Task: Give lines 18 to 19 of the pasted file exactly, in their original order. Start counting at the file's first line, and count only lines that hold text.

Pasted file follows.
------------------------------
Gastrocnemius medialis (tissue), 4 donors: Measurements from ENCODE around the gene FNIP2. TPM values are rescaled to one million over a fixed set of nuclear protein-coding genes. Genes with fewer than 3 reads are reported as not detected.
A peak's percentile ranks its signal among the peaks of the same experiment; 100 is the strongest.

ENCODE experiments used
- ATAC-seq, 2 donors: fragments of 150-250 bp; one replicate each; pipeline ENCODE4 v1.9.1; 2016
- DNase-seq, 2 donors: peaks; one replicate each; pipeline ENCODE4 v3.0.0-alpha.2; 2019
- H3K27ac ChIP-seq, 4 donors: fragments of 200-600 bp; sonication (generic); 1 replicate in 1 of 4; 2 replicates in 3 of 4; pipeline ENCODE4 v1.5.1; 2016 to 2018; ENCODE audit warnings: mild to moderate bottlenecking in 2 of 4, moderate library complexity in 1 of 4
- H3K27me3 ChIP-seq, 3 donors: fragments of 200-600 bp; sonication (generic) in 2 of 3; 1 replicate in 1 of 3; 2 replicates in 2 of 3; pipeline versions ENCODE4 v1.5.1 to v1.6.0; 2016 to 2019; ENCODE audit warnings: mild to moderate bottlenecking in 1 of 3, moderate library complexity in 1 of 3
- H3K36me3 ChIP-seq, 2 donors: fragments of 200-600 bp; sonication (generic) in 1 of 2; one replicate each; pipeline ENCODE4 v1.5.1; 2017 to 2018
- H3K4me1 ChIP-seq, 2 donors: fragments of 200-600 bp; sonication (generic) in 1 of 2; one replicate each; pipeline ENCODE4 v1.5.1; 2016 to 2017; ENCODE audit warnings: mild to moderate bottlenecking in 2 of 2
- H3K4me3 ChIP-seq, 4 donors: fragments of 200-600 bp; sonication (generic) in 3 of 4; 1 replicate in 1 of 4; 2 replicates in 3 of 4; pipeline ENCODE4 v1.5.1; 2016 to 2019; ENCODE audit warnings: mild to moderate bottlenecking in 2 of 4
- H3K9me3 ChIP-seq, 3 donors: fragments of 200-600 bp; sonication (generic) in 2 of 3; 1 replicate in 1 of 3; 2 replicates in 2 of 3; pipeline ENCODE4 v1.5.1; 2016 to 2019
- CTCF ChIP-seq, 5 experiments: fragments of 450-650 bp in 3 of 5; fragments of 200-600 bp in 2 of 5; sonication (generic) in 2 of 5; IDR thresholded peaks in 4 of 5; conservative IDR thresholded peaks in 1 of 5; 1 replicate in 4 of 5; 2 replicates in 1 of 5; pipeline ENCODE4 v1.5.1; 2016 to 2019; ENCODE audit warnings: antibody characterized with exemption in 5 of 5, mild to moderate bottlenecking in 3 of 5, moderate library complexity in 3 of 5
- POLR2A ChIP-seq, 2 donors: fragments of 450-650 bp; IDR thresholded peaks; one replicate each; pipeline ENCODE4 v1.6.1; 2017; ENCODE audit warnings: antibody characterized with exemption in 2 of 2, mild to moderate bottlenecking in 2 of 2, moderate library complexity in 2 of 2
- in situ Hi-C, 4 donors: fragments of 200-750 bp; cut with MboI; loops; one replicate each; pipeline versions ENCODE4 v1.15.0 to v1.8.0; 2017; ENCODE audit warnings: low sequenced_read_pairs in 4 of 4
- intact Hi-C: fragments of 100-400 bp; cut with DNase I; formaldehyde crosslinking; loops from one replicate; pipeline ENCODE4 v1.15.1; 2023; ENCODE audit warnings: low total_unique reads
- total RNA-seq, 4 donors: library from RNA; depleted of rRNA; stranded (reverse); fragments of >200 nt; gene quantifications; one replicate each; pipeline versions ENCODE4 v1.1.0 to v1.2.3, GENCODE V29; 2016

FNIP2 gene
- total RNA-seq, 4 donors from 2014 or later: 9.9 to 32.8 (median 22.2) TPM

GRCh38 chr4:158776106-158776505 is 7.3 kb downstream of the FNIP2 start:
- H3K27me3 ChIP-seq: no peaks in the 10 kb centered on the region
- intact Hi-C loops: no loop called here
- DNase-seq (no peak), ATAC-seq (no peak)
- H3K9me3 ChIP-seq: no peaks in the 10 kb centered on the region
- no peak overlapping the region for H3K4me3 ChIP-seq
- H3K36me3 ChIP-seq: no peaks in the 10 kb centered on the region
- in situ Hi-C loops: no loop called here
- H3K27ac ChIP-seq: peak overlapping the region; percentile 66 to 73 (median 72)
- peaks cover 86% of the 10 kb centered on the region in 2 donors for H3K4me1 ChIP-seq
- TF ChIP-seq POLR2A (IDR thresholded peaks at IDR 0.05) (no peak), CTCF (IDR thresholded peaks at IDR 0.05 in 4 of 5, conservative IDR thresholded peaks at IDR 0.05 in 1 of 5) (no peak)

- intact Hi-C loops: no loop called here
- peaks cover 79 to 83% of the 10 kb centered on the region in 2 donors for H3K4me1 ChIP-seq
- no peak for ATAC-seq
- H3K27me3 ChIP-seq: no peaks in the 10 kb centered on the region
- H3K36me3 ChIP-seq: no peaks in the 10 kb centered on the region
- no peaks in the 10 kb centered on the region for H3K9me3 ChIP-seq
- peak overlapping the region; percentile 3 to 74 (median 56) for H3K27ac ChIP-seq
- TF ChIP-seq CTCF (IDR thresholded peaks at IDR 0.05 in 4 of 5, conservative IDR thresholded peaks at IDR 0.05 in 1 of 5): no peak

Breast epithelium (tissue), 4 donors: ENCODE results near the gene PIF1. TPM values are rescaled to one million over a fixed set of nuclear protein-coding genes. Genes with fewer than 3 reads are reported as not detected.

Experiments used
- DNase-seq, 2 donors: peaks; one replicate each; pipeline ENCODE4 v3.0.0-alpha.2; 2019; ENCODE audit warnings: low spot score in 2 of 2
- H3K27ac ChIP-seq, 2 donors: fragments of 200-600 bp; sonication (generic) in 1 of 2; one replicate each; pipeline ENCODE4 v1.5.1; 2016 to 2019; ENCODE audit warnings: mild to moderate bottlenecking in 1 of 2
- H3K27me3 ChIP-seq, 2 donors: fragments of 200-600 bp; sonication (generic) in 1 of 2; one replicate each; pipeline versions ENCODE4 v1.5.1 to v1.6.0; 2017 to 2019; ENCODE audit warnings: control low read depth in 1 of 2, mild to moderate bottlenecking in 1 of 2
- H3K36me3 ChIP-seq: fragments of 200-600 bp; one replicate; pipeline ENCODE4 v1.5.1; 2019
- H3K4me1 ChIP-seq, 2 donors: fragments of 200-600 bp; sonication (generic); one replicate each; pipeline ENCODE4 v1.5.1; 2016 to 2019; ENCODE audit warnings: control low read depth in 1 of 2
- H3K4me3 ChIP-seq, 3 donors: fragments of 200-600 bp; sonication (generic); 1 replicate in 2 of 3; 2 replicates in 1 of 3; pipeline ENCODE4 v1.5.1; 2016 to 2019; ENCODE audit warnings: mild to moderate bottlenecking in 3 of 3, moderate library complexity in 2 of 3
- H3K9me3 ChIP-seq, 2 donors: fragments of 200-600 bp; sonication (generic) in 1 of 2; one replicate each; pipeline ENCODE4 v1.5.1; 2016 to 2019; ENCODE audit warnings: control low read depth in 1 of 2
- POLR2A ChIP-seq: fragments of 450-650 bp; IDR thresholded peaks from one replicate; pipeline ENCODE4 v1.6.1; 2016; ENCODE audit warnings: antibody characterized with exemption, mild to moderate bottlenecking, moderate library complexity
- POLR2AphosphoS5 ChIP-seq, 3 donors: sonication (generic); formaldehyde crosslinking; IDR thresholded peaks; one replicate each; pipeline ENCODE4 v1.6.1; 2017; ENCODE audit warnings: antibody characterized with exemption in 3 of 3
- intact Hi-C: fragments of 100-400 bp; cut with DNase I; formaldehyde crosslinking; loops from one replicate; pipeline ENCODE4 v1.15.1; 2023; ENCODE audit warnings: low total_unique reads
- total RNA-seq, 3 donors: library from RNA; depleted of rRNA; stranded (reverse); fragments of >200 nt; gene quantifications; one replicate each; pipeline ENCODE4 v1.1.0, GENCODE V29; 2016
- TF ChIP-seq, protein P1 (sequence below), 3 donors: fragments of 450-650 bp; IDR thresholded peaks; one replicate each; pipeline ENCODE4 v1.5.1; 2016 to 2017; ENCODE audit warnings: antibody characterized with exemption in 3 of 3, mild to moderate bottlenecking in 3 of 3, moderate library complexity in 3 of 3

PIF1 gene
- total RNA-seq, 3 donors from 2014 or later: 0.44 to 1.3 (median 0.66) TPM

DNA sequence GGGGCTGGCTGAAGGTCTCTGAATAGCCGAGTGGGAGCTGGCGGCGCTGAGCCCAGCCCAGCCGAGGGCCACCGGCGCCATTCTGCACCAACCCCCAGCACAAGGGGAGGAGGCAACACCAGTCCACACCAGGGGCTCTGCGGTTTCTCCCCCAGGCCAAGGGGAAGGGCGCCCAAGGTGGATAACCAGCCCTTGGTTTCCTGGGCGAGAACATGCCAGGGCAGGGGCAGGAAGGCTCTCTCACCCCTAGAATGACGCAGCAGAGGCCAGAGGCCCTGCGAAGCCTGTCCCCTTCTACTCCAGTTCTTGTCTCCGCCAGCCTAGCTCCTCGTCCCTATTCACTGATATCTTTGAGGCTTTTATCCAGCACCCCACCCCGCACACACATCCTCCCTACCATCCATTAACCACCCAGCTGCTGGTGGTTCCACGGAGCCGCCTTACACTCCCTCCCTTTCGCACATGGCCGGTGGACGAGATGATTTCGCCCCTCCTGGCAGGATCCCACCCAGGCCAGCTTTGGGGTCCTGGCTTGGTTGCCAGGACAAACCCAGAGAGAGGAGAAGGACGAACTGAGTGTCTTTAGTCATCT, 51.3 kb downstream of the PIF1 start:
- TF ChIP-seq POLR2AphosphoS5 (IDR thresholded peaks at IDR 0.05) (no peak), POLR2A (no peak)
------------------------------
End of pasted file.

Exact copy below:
- total RNA-seq, 4 donors from 2014 or later: 9.9 to 32.8 (median 22.2) TPM

GRCh38 chr4:158776106-158776505 is 7.3 kb downstream of the FNIP2 start: